Indexed on: 04 Mar '09Published on: 04 Mar '09Published in: Heart & Lung - The Journal of Acute and Critical Care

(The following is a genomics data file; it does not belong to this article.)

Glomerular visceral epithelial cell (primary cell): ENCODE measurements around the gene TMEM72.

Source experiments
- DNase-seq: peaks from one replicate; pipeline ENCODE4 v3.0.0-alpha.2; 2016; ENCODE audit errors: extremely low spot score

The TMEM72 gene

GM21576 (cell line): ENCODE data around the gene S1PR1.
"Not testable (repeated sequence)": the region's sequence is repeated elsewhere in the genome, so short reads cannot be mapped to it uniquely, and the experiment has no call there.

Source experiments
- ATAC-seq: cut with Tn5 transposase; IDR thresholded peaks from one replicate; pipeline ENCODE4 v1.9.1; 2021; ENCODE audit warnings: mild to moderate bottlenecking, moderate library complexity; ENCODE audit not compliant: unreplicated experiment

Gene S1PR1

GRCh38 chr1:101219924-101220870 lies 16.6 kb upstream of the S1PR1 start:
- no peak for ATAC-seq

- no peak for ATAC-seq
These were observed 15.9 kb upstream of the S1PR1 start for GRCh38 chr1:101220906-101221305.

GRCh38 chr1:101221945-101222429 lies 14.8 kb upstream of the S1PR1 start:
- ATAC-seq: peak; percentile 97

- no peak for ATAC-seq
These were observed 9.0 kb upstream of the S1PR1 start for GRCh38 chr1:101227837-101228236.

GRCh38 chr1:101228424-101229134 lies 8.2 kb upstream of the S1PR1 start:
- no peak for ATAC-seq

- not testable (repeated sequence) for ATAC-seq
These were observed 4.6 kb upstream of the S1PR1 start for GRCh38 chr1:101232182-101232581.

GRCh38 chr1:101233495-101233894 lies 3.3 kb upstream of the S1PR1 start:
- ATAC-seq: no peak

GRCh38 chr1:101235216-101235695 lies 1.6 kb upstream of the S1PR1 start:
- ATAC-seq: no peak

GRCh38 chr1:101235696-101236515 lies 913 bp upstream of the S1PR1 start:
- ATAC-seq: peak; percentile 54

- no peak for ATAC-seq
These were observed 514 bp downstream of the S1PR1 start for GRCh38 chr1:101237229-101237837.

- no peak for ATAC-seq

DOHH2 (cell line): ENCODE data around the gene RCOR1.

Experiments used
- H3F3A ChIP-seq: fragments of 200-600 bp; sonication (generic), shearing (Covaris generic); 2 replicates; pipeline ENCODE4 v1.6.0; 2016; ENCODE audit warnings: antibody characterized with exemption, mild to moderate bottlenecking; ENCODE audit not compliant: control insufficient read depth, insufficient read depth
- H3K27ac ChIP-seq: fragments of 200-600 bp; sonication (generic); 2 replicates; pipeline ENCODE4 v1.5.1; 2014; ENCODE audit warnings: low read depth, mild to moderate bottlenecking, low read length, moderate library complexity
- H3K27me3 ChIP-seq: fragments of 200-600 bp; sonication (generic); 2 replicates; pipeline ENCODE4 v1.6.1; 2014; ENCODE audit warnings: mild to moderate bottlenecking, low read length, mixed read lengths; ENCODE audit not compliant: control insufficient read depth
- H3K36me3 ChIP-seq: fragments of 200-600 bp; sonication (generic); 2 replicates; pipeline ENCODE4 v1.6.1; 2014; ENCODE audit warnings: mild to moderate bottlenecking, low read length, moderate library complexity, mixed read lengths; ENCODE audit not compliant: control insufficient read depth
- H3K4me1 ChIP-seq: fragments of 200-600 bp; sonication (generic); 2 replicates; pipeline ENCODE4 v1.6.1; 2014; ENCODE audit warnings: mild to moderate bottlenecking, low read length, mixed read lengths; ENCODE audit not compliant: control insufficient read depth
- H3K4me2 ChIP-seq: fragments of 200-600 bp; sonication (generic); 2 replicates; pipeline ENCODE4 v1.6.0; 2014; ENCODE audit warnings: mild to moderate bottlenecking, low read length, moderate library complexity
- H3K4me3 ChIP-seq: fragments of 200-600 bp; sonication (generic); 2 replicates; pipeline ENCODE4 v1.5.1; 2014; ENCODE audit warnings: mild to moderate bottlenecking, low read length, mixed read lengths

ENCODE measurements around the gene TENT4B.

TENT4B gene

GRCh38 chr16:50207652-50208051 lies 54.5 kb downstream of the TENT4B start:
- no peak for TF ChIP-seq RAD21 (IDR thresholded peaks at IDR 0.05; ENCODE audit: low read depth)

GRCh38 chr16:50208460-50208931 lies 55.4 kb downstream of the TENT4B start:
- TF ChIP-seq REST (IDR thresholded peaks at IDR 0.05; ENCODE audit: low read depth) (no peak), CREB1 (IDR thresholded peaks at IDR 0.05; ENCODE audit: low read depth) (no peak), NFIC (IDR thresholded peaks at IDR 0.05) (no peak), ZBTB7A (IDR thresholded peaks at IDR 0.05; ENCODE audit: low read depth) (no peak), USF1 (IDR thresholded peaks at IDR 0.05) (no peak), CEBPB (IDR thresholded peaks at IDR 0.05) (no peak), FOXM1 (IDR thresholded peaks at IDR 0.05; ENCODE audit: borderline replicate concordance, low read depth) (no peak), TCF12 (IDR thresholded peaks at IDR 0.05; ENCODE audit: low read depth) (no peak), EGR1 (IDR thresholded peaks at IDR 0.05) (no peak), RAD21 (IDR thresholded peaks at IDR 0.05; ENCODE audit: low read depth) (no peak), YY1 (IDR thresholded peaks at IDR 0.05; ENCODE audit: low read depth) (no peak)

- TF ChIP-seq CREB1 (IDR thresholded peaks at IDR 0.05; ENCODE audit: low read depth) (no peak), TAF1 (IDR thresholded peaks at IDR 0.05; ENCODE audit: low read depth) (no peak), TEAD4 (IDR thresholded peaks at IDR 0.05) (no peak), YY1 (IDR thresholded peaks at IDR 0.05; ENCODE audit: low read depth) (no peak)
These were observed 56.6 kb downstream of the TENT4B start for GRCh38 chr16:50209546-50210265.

Patients given implantable cardioverter defibrillators (ICDs) after arrhythmic events or sudden cardiac arrest (SCA) experience psychosocial distress. ICDs now are inserted for the primary prevention of SCA in patients with heart failure; the psychosocial impact of ICDs on patients with heart failure is unknown. Changes in psychosocial status in these ICD recipients were examined. ICD recipients (n = 57) completed depression, anxiety, and social support inventories every 6 months for up to 2 years. Initially, 35% of recipients were depressed and 45% of recipients were anxious. In linear mixed models, depression decreased over time overall but increased in those who experienced ICD shocks. Anxiety decreased in New York Heart Association class III ICD recipients but not in class II ICD recipients. Decreases in social support were related to age: the younger the patient the greater the decrease. A significant proportion of ICD recipients were depressed or anxious, or had diminished social support even after 2 years. Investigation of strategies to improve ICD recipients' psychosocial status is warranted.